Mazzuca: A matter of priorities when it comes to military spending
I don’t get carried away when politicians shade the truth because, after all, they are politicians; besides, sooner or later everything comes out in the wash. I didn’t get too upset when former President Obama told us we could keep our doctors, and I’m not going to get overly agitated about Trump saying the two-year budget deal was a “… another big victory for our great military,” which it was not.
In an April 2017 commentary titled “Trump’s Inheritance,” I chronicled numerous general officers decrying the sad state of our military after eight years of inadequate funding by the previous administration.
One quote from Major General Paul Vallely was particularly indicting, “He (Obama) is intentionally weakening and gutting our military… and reducing us as a superpower, and anyone in the ranks who disagrees or speaks out is being purged.” (Note, the Obama administration purged nearly 200 senior officers suspected of “disloyalty or disagreement” during its first five years.)
Meanwhile, President Trump realizes the United States is no longer powerful or wealthy enough underwrite the security of the West on its own. He also knows we can no longer assume sole enforcement of the rules and protocols of the global order, which is one of the reasons he lambasted NATO for not living up to its monetary commitments.
No one should question the president’s commitment to national security. And as noted in the Wall Street Journal, history will remember the Trump administration’s defense policy for helping to repair military readiness, but not for rebuilding and modernizing the military as President Reagan did.
So while his budget deal will help strengthen our armed forces it was not the “big win” the president would have us believe because it does not adequately fund the Department of Defense’s budget.
The National Defense Strategy directs the U.S. military to regain its edge against China and Russia, to deter Iran and North Korea and keep jihadist terrorists at bay. But as the WSJ opines, the budget deal falls short in carrying out that strategy with confidence.
The independent, bipartisan National Defense Strategy Commission stated the requirements for force structure, readiness and modernization includes growing the Navy from its current 290 to 355 ships; the Air Force from 312 to 386 squadrons, and the army from a force of 478,000 to 540,000 while “aggressively modernizing its equipment after several high profile failures.”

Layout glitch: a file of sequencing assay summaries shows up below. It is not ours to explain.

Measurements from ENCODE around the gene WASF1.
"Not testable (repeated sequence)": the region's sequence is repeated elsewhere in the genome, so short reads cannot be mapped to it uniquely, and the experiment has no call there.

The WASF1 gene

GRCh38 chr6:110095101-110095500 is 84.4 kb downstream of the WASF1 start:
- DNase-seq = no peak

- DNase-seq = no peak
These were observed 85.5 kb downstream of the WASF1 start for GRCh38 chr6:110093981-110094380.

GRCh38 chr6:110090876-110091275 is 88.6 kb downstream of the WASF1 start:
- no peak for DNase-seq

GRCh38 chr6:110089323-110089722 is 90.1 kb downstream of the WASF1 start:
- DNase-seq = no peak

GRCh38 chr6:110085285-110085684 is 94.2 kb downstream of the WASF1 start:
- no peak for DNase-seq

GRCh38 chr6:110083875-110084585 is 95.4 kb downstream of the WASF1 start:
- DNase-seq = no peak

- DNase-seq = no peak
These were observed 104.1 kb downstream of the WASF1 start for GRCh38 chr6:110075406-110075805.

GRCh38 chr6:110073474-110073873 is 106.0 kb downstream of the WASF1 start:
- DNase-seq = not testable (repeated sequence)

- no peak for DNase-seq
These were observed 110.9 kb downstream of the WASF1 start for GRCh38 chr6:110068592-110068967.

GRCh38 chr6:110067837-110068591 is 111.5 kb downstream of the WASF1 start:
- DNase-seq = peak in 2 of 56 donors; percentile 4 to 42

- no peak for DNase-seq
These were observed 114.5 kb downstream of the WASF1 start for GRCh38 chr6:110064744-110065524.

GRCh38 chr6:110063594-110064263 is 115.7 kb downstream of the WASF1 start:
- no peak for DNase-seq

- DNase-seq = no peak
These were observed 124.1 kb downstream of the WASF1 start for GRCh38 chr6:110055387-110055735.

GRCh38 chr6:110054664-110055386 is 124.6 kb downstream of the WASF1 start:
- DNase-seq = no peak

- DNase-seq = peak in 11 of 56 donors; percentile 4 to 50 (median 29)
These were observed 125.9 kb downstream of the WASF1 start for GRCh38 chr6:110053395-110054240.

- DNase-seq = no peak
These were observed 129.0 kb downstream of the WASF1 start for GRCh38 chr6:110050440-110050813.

Now the Pentagon will have to make a choice; increase the size of our armed forces or begin modernizing them quickly, because the president didn’t get enough money in the budget deal to do both.
Some will argue the president’s chief budget negotiator, Treasury Secretary Steven Mnuchin, should have held out for more military funding. But by compromising, a budget squabble in an election year was avoided; nonetheless, the president gets at least one Pinocchio for saying it was a “big win.”
So exactly how much would it cost to close the strategy-budget gap? Gen. Joseph Dunford, Chairman of the Joint Chiefs testified along with former Secretary of Defense Mattis, that “matching strategy to budget” would require an additional $40-$100 billion in real growth above the levels Speaker Nancy Pelosi and Treasury Secretary Mnuchin agreed to in the budget deal.
Now I’m not going to accuse the president of putting lipstick on a pig, because while the military will receive less than what Generals Dunford and Mattis felt essential, the deal goes a long way towards restoring a military that was eviscerated during the Obama administration.
Interestingly, and somewhat ironically, while Dunford and Mattis stated we have a $40-$100 billion shortfall in necessary military funding; earlier this summer I detailed in a column how illegal immigration costs the American taxpayer a very similar amount, i.e., between $54 billion and $116 billion per year.
Which brings me full circle. Can anyone tell me what sense it makes for a nation already deeply in debt to borrow billions of dollars to support people living here illegally when the same amount of money could be used to rebuild and modernize a seriously depleted military?
Quote of the day: “What goes around, comes around” — an American idiom.
Butch Mazzuca, of Edwards, writes biweekly for the Vail Daily. He can be reached at email@example.com.